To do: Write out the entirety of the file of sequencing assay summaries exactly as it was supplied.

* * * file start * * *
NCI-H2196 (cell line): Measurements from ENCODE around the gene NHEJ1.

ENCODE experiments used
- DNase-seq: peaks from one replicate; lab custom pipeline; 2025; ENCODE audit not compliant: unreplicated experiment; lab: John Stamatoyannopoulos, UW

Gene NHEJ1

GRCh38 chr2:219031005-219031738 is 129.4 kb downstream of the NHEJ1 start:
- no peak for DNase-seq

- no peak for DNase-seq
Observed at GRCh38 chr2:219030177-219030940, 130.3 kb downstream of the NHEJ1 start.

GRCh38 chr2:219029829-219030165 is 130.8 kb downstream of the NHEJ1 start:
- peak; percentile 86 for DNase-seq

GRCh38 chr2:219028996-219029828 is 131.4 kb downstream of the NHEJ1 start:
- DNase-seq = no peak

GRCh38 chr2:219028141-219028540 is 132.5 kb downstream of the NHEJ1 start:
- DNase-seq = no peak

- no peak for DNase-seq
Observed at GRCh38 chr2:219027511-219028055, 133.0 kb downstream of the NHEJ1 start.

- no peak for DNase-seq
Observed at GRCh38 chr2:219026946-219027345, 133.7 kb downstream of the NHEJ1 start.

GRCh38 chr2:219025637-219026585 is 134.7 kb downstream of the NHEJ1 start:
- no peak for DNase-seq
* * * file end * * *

NCI-H2196 (cell line): Measurements from ENCODE around the gene NHEJ1.

ENCODE experiments used
- DNase-seq: peaks from one replicate; lab custom pipeline; 2025; ENCODE audit not compliant: unreplicated experiment; lab: John Stamatoyannopoulos, UW

Gene NHEJ1

GRCh38 chr2:219031005-219031738 is 129.4 kb downstream of the NHEJ1 start:
- no peak for DNase-seq

- no peak for DNase-seq
Observed at GRCh38 chr2:219030177-219030940, 130.3 kb downstream of the NHEJ1 start.

GRCh38 chr2:219029829-219030165 is 130.8 kb downstream of the NHEJ1 start:
- peak; percentile 86 for DNase-seq

GRCh38 chr2:219028996-219029828 is 131.4 kb downstream of the NHEJ1 start:
- DNase-seq = no peak

GRCh38 chr2:219028141-219028540 is 132.5 kb downstream of the NHEJ1 start:
- DNase-seq = no peak

- no peak for DNase-seq
Observed at GRCh38 chr2:219027511-219028055, 133.0 kb downstream of the NHEJ1 start.

- no peak for DNase-seq
Observed at GRCh38 chr2:219026946-219027345, 133.7 kb downstream of the NHEJ1 start.

GRCh38 chr2:219025637-219026585 is 134.7 kb downstream of the NHEJ1 start:
- no peak for DNase-seq